Filed under: American, anger, resistance | Tags: , , , , , , , , ,

A year ago I was so angry, I felt like I could destroy villages with my fury. The Kavanagh hearings gave me a powerful rage. I’d never felt anything like it. I really did feel like a dragon.

But over the last year, despite many awful, infuriating things happening, I have not felt the same fire-spitting rage in a while. The rage doesn’t usually feel good but I have noticed that it is energizing and this last year has felt just low level horrifying – like poison dripping. My rage is just sort of simmering. I’ve become almost numb to it. I read about another atrocity and instead of wanting to kick something, I just shake my head and say, “Oh, this now?”

I worry that the relentlessness of the horrors and bad behavior has immunized me to things that really should make me rage. I feel like this is happening to a lot of us. We can’t reconcile the relentlessness of the news so we sort of numb out.

That numbing out, that pushing aside of the nightmares has not been good for me – not for my physical or mental health. I actually think I was doing better when I was kicking mad. So, I decided I needed to find a way to adapt to these screwed up circumstances. I decided to scream every time I read or heard some new infuriating fact. Screaming is releasing and physical and expressive. I thought it might help get the fury out of me rather than letting its poison build up in there.

But. I do live in a dense urban area. And probably my neighbors don’t need the extra worry of a woman screaming all the time. So I’ve implemented the Silent Scream response.

A Silent Scream has the physical benefits of a voiced one without the sound that might make the neighbors nervous or damage the vocal chords. The Silent Scream can be small or large. It can expressed through just the face or the whole body.

News about a moat filled with alligators? Silent scream. Story about the gag rule’s impact on the country? Silent Scream.

I silent scream so many times a day now. Sometimes I forget and I read some bit of news and start to feel a sinking sensation of hopelessness – but once I notice it, I open my mouth and scream silently and I feel a bit better – more powerful – more energized – less hopeless.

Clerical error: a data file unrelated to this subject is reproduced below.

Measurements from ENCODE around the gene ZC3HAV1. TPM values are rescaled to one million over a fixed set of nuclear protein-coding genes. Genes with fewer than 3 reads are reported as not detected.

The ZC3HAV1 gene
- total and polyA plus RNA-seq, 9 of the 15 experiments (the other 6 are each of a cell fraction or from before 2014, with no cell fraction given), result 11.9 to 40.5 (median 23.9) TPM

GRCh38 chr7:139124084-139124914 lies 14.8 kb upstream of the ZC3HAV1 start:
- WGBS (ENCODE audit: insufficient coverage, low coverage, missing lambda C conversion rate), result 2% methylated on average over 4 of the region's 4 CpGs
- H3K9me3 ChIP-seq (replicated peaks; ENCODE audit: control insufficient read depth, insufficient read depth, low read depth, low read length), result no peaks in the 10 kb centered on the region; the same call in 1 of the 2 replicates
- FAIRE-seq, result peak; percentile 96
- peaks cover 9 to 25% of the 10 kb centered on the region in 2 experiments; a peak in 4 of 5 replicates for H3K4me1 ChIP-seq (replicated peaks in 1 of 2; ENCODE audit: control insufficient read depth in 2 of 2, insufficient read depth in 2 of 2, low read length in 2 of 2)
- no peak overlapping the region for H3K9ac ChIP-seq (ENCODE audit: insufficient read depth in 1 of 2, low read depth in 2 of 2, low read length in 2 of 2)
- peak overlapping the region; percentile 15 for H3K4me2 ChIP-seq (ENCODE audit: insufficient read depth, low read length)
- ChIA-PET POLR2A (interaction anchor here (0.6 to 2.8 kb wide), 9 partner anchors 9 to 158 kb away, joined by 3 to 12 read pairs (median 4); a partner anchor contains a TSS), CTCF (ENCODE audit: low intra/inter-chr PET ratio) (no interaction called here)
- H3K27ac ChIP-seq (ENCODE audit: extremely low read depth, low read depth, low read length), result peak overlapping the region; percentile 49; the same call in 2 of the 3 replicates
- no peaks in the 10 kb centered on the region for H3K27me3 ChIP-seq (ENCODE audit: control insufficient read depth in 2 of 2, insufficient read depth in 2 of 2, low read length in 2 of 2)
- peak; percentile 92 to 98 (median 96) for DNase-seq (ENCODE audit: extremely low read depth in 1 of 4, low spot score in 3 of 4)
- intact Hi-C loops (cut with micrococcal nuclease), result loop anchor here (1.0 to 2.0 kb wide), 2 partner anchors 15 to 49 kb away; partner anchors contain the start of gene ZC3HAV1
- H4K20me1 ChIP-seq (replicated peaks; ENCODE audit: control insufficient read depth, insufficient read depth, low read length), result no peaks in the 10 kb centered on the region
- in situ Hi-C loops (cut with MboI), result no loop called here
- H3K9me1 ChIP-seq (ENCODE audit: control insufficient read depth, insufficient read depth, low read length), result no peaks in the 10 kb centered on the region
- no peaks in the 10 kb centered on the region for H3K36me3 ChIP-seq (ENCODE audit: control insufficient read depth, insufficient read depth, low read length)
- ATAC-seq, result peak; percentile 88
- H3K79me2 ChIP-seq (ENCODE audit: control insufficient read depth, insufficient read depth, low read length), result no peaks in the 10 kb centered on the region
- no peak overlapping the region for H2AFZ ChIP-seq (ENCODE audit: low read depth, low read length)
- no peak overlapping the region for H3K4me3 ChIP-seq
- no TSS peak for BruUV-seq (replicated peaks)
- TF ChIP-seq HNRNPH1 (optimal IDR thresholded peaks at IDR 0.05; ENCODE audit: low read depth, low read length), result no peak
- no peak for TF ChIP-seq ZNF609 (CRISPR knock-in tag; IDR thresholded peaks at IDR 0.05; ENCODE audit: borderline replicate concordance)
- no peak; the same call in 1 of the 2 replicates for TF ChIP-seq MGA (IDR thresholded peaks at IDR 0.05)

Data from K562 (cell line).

So this is your invitation to join me. Throw your head back and let it out. And maybe eventually we might start doing it in public. The women’s march might feature an epic simultaneous silent scream. Or a voiced one.

I read about a Mexican tradition wherein the population has a good collective shout on the fifteenth of September at 11 o’clock for an hour in honor of independence.

I don’t know if I could scream for an hour – but I do know that a good collective scream (silent or voiced) might just be the thing I need.

This post was brought to you by my generous patrons on Patreon.

They also bring you the podcast version of the blog.

You can find the podcast on iTunes, Stitcher, Spotify or wherever you get your podcasts.

screen-shot-2017-01-10-at-1-33-28-am

Every podcast features a song at the end. Some of those songs are on Spotify, my websiteReverbNation, Deezer and iTunes

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Want to scream along with me?

Become my patron on Patreon.

Click HERE to Check out my Patreon Page

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If you liked the blog and would like to give a dollar (or more!) put it in the PayPal digital hat. https://www.paypal.me/strugglingartist

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Excuse me, Ma’am

The man in an oxford shirt came up behind me at the narrow passage of the café and did not stop moving as he said, “Excuse me, ma’am” and walked on, scrolling through his phone.

I muttered, “Don’t you ma’am me,” after he passed but what I really wanted to do was set him on fire with my magical fire-shooting ability.

I know the offense was minor and he probably only called me ma’am because there’s no feminine equivalent to sir and even though it sounds like “Outta my way, old lady” to me, he thinks he’s being respectful and at least he didn’t say, “Move, bitch,” and I should be grateful for even an attempt at politeness. But maybe if I combusted enough people for calling me ma’am, we could finally find a respectful word for women instead of limping by with miss and ma’am and madam since forever. Sometimes it takes a little fire.

I want a fire shooting power or a spontaneous combustion ability or to just truly access my dragon self and be able to gobble up those that displease me. I am so weary of conceding and getting out of the way and I don’t want to make a mess but I do want to obliterate my enemies.

The thing is, though, even if I woke up with such a superpower tomorrow, I’m fairly certain I wouldn’t use it. If I got a skein, like the women in Naomi Alderman’s extraordinary book, The Power, I don’t think I’d go on a mad electrocuting spree. I think I would probably keep it to myself – but I sure would feel a lot better knowing I could do it.

If I had, in my back pocket, the power to vanquish a world of enemies, I might be a little more apt to speak my mind at a meeting or on the street or in the passageways of small cafes where boys feel they own the throughways. I might not mutter, “Don’t you ma’am me.” I might say it loud. I might let it resonate and hang dangerously over the air, as the power danced around my fingertips. And we could all feel the electricity I was keeping in store, what energy I was using to NOT combust someone.